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When we calculate Riemann Tensor for different curvature we have lots of components. However, there are many components that are zero. How can we argue, based on the symmetry of connection , that those elements are zero?

For example if I am calculating the Riemann Tensor of $S^2$ sphere, I get only one non zero component i.e. $R_{\phi,r,\phi}^{\theta}$ = $sin^2 {\theta}$ and other components are zero. So, How can I argue, without calculating that all other components are zero.

Edit: (Dimension, No. of independent Riemann Components) = (2,1; 3,6 ; 4,20)

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For a two dimensional manifold, the Riemann curvature can be completely recovered from the Scalar curvature. In three dimension, the Riemann curvature can be completely recovered from the Ricci curvature. So those cases are special. –  Willie Wong Feb 16 '12 at 14:50
A tetrad formalism can sometimes help with this when you have a lot of symmetry. –  Jerry Schirmer Feb 16 '12 at 15:33
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2 Answers

The number of independent components for the Riemann curvature tensor $R_{ijk\ell}$ for the Levi-Civita connection is greatly reduced because of symmetries. The last two indices $k\neq \ell$ have to be different, because of antisymmetry $$R_{ijk\ell}~=~-R_{ij\ell k}.$$ Interchange symmetry $$R_{ijk\ell}~=~R_{k\ell ij}$$ then fixes the first two indices $i\neq j$ to be different as well. In two dimensions, if the metric $g_{ij}$ is diagonal, then there is essentially only one non-zero possibility for $R_{ijk\ell}$ and $R^i{}_{jk\ell}$ up to symmetries.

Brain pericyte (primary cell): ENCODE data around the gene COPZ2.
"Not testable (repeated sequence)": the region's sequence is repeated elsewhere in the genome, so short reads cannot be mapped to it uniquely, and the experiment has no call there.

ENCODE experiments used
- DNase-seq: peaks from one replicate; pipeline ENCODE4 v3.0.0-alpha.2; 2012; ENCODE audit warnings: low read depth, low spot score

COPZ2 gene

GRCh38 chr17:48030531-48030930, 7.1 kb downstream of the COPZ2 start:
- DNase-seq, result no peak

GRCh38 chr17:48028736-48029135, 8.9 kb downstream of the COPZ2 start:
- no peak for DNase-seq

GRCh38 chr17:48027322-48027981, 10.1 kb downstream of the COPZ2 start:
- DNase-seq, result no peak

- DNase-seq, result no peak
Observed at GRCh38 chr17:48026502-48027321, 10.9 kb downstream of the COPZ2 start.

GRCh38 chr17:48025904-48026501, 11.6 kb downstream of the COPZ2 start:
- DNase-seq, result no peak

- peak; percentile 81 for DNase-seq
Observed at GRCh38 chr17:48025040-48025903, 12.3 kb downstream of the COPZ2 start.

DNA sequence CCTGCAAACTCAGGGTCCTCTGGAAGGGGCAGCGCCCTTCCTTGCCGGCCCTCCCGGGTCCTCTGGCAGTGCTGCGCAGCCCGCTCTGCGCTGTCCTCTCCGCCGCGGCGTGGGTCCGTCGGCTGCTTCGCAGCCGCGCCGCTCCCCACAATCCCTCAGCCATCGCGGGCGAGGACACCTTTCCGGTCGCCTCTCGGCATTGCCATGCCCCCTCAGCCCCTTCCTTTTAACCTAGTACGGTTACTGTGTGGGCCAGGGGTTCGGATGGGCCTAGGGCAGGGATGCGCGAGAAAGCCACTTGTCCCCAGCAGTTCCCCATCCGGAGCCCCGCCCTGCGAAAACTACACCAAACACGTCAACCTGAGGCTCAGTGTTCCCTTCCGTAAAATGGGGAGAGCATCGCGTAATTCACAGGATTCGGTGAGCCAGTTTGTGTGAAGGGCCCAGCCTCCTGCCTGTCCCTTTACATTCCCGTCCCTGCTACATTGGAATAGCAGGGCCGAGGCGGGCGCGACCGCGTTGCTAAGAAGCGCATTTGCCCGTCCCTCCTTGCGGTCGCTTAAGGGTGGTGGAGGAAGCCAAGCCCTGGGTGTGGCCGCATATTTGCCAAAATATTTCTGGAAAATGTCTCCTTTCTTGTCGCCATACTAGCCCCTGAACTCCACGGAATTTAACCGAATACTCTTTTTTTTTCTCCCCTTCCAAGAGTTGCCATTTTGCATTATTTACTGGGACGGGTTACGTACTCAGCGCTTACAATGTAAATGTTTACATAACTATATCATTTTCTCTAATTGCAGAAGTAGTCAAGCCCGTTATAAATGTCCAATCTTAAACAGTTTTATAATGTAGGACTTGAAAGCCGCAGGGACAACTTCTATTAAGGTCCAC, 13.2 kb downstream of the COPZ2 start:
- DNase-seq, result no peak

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This is not really what the OP is after--- the question is about Killing vectors. In 2D, there is only 1 component of R anyway, so this is much too special. –  Ron Maimon Feb 16 '12 at 6:28
Well, I interpret the question(v1) as OP is talking about the generic symmetries of the Levi-Civita connection. –  Qmechanic Feb 16 '12 at 6:53
@Qmechanic : Sorry if my wordings were vague. I knew the stuffs that you posted. I wanted to know a easier to figure out which goes component goes to zero if you are given any curve (i.e. connection or line element). –  Qubit Feb 16 '12 at 7:21
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Two tricks that I can think of:

  1. If your manifold admits a point in which it is locally isotropic (more precisely, suppose you have a manifold with $n$ dimensions; suppose you have a point $p$ and a neighborhood $N$ of $p$ such that the group $SO(n)$ acts transitively on $N$) then at that point your Ricci curvature is proportional to the metric there. Something similar can be done by thinking about the components of the Weyl curvature in a orthonormal frame there, but it is a bit more messy. (This would reflect that all sectional curvature are the same at that point.)

    a. If your manifold admits many points at which it is locally isotropic (say, a connected open set worth), then on the domain that this is true, you actually have that the manifold is Einstein, that is the proportion factor between the Ricci curvature and the metric is constant on that domain.

  2. A lot of times your symmetry has the nice property that its orbits are hypersurface orthogonal. In this case you can write your manifold as a warped product (a special case being the Cartesian product). Then there are known formulae relating the curvature of the full metric to that of the warp factors (see, for example, chapter 7 of O'Neill, Semi-Riemannian Geometry).

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